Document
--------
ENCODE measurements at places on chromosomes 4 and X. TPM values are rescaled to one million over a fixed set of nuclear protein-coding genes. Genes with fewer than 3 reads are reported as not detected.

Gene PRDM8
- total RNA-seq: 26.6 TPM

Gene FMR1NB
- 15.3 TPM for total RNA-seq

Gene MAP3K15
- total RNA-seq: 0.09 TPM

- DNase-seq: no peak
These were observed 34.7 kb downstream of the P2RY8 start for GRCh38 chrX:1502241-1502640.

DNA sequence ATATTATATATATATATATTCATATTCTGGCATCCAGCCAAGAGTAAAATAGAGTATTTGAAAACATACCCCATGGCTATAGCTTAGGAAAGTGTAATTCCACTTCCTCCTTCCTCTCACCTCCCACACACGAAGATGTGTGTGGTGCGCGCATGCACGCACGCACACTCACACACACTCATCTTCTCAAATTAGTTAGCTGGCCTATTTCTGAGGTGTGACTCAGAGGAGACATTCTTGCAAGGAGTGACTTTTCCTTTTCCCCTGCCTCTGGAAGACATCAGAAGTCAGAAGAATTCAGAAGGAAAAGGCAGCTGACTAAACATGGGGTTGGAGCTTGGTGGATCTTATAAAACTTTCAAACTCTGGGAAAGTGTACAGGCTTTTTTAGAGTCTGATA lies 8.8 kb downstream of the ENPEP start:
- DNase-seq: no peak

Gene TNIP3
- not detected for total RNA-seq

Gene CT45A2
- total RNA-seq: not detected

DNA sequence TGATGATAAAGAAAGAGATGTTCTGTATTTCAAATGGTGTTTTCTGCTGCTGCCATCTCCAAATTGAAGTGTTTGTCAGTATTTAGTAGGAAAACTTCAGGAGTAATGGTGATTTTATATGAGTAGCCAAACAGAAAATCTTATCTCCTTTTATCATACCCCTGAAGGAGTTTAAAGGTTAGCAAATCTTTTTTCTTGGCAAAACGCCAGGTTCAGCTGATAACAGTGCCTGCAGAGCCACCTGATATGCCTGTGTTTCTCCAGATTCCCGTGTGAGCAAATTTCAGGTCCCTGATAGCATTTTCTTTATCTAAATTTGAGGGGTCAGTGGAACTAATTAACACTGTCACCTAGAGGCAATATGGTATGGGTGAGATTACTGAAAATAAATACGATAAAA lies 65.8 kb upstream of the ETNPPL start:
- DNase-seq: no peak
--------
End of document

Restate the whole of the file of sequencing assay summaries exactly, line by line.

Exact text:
ENCODE measurements at places on chromosomes 4 and X. TPM values are rescaled to one million over a fixed set of nuclear protein-coding genes. Genes with fewer than 3 reads are reported as not detected.

Gene PRDM8
- total RNA-seq: 26.6 TPM

Gene FMR1NB
- 15.3 TPM for total RNA-seq

Gene MAP3K15
- total RNA-seq: 0.09 TPM

- DNase-seq: no peak
These were observed 34.7 kb downstream of the P2RY8 start for GRCh38 chrX:1502241-1502640.

DNA sequence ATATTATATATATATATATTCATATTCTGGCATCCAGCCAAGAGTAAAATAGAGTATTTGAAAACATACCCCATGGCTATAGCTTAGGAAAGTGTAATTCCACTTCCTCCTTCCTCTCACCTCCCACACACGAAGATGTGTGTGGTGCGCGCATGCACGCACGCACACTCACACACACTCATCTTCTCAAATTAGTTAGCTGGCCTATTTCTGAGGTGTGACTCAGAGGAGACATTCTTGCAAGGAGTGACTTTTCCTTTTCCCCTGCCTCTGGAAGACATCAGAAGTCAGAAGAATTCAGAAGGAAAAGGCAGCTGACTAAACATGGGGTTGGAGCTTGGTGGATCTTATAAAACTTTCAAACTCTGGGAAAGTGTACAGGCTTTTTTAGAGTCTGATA lies 8.8 kb downstream of the ENPEP start:
- DNase-seq: no peak

Gene TNIP3
- not detected for total RNA-seq

Gene CT45A2
- total RNA-seq: not detected

DNA sequence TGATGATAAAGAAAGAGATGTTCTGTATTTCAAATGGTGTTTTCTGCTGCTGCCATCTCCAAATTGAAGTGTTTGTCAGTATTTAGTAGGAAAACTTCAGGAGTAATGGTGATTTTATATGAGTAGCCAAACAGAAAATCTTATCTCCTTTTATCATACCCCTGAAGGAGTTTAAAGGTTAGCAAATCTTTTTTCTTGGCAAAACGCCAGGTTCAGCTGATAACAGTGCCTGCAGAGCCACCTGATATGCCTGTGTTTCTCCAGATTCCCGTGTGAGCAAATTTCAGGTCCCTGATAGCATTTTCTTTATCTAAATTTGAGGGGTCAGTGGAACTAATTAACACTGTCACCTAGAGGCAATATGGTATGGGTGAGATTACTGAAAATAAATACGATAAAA lies 65.8 kb upstream of the ETNPPL start:
- DNase-seq: no peak